Friday, January 6, 2012

Bankruptcy - What happens when a supplier files for bankruptcy protection?

The first thing that occurs is a trustee in bankruptcy is appointed by the Bankruptcy Court. The trustee in bankruptcy does not have to honor your agreement with the supplier. This means that any contract rights or options no longer exist unless the trustee agrees to honor them. For example if you had materials held in escrow and a license grant that triggered with a certain event, If you failed to exercise those rights prior the Supplier bankruptcy the trustee does not have to honor them.The supplier’s bankruptcy does not excuse you of any obligations that you have if the trustee elects to continue to honor the agreement.For example if you made a firm commitment to purchase a set quantity and the trustee continues to ship them at the agreed price, you would still be obligated to purchase them.

If the supplier has existing inventory that can be sold, the trustee must do what is best for the creditors. This means they don’t have to sell the inventory to you at your contracted price they need to sell it for the best price they can get. So while they could force you to honor a firm quantity commitment, they may not if they can get a better price elsewhere.

If you have buyer owned inventory at the supplier or a location controlled by the supplier, unless that inventory is identified as being owned by the buyer, it becomes part of the assets of the supplier.If you have buyer loaned product or equipment at the supplier, unless those products or equipment are identified as being owned by the buyer, they become part of the assets of the supplier.If you have consigned material to them, unless that consigned material is identified as being owned by the buyer, it becomes part of the assets of the supplier. In these three situations you would have a claim in bankruptcy as an unsecured creditor.

Bankruptcy has a hierarchy that determines who gets paid first. At the top of the list is the Trustee who may also serve as a liquidator of the bankrupt company. that is appointed by the bankruptcy court. Next is any government claims such as claims for taxes. Third is secured creditors. This could be a company that sold a piece of capital equipment to the supplier under credit terms and holds a security interest in the equipment. Secured creditors are similar to a bank having a lien against the title to a car you purchased because they loaned you money for the purchase.Bond holders are frequently considered to be secured creditors. Next comes unsecured creditors. If there are any assets remaining after unsecured creditors are paid, those remaining assets would be disbursed first to any preferred stockholders and last to any common shareholders.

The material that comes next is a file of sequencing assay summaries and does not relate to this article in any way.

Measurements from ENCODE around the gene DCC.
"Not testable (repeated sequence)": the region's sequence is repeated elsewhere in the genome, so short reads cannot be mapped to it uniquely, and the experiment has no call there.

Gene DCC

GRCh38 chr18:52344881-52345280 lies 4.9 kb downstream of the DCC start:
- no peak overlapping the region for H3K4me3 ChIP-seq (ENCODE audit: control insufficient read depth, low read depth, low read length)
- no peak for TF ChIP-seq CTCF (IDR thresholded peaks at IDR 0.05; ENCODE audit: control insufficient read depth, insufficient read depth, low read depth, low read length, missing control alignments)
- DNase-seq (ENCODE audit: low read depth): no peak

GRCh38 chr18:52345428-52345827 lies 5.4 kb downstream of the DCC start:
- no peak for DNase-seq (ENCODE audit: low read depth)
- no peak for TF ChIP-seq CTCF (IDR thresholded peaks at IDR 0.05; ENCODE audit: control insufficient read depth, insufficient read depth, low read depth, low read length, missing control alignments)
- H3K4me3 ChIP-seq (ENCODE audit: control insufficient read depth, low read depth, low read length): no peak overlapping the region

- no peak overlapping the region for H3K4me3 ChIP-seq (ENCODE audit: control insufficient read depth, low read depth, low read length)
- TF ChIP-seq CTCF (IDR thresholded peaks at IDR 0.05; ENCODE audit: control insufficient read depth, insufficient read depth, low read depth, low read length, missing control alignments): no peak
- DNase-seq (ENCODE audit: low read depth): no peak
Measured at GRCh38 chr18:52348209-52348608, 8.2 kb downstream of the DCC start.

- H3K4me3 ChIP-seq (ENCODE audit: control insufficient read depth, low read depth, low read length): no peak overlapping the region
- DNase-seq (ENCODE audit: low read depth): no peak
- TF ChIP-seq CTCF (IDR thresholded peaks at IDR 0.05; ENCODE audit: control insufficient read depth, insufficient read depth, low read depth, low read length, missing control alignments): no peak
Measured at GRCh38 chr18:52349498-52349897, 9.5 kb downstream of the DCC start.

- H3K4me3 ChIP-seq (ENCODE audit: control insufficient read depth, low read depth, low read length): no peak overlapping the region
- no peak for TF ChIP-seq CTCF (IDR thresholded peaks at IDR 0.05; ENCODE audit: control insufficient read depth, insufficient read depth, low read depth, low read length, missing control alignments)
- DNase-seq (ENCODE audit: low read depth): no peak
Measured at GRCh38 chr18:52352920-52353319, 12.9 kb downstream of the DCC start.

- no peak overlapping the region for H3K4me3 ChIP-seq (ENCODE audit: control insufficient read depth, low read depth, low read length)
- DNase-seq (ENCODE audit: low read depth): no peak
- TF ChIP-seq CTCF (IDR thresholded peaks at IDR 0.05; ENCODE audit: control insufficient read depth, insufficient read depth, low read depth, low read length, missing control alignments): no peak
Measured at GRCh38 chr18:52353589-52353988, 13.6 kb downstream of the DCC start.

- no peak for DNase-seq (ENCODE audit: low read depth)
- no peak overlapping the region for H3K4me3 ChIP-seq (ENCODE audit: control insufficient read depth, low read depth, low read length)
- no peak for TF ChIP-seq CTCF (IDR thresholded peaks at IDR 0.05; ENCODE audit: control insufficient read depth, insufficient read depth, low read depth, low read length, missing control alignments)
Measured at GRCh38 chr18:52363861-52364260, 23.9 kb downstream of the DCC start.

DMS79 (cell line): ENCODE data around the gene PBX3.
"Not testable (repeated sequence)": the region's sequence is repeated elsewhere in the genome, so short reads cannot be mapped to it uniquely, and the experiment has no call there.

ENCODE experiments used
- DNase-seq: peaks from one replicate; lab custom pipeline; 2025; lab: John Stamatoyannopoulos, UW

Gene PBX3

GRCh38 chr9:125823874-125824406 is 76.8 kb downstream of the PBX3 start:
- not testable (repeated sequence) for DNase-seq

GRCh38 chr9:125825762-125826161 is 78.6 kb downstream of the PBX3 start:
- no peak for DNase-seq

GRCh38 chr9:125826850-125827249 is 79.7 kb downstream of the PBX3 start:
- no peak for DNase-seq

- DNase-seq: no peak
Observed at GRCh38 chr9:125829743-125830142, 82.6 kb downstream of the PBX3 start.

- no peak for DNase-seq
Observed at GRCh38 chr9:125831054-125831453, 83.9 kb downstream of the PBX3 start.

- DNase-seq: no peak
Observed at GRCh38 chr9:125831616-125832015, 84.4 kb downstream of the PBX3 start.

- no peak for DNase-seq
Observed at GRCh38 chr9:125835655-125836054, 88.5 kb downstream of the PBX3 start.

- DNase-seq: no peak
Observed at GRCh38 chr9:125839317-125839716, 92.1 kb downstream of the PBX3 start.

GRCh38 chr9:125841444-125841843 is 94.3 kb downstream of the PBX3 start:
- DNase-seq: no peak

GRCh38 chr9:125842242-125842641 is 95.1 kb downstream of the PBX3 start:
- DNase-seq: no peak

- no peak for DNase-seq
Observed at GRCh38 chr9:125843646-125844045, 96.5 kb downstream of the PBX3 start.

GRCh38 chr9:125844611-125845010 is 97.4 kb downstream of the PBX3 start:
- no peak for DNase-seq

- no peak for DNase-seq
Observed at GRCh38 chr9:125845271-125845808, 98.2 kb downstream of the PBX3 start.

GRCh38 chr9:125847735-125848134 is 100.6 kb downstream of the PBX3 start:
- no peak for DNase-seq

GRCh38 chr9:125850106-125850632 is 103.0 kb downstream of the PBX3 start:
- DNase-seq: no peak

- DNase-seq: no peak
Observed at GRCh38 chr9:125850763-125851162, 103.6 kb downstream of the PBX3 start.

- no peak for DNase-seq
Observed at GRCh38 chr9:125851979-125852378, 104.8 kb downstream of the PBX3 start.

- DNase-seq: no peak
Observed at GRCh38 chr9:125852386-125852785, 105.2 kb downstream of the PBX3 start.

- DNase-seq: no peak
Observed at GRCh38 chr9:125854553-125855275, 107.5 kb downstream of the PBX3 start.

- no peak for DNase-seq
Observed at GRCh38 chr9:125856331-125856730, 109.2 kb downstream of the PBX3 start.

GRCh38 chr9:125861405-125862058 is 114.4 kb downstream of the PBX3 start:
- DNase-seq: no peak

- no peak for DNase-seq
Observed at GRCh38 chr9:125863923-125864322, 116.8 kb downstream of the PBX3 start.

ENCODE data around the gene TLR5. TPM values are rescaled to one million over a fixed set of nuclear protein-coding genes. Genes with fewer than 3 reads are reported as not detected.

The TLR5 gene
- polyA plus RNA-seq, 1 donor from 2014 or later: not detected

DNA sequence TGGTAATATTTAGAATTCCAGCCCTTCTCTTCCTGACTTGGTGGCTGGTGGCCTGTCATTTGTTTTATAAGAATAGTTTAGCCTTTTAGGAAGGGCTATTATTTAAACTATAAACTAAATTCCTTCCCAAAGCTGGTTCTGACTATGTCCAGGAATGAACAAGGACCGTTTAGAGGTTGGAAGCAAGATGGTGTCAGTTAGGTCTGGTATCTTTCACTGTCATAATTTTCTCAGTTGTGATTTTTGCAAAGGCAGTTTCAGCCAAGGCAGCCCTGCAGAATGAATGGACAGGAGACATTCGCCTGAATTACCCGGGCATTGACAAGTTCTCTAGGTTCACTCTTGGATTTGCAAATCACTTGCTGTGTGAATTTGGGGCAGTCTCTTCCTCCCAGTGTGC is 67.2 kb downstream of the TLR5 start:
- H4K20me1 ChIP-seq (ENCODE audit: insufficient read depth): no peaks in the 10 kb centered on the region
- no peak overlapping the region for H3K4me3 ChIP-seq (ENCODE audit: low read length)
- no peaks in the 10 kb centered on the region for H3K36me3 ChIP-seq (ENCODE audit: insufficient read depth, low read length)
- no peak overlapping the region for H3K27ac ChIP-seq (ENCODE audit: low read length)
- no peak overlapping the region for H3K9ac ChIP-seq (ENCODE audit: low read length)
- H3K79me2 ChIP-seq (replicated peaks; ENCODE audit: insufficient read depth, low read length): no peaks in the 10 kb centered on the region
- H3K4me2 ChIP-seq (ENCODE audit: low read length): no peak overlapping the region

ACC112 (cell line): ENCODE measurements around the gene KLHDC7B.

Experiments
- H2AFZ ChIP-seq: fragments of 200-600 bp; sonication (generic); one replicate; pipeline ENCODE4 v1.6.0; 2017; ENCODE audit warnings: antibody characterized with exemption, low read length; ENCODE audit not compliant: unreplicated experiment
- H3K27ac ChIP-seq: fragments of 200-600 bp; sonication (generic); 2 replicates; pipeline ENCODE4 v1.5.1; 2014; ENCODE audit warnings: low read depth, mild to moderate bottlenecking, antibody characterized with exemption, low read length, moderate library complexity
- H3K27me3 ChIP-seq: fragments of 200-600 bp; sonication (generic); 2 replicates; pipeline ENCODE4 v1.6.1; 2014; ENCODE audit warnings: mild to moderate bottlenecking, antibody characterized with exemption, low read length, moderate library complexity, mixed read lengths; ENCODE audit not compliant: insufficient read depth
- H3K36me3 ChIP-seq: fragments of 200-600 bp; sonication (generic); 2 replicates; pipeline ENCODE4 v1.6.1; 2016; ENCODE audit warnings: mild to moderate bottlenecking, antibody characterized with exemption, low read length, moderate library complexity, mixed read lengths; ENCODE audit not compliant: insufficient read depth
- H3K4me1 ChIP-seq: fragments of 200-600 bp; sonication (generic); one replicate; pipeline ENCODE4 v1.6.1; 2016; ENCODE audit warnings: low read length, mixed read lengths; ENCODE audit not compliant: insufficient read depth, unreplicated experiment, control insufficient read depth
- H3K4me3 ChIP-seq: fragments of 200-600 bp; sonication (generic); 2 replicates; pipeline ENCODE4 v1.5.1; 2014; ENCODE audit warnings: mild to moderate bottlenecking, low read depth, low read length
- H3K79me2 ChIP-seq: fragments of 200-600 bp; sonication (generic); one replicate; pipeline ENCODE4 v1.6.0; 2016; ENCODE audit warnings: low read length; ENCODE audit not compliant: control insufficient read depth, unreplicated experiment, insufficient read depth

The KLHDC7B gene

In any agreement where there will be buyer owned product held under the supplier’s control,
Buyer owned products or equipment or any consignment of buyer owned materials, you want those items to be held in a separate area and be specifically and when possible labeled as being owned by the buyer.The reason for that is if you can prove ownership you will be protected by the law. You are not a creditor, you are the owner of that property. As an owner you can pursue the right of replevin where with court order and accompanied by police, you could legally enter the supplier’s premises where your items are being held and remove them.

Saying that you may terminate an agreement for cause in the event the supplier files for bankruptcy doesn’t buy you much. If they filed for bankruptcy, the trustee does not have to honor that right. Further any damages that you may be awarded would fall under the category of unsecured creditors.

If you are dealing with a financially troubled supplier and need things like license and escrow materials delivered you need to have the trigger for that to occur prior to a company filing bankruptcy. One trigger could be a further deterioration in their financial statement. That way its already in place and not subject to the trustee’s decisions.

Trustees in bankruptcy don’t care about you or your companies needs. They are hired to get the most for the creditors of the bankrupt company. To do anything else would put them in breach of their fiduciary responsibilities to the court that appointed them.

Bankruptcy laws and responsibilities will vary by jurisdiction.

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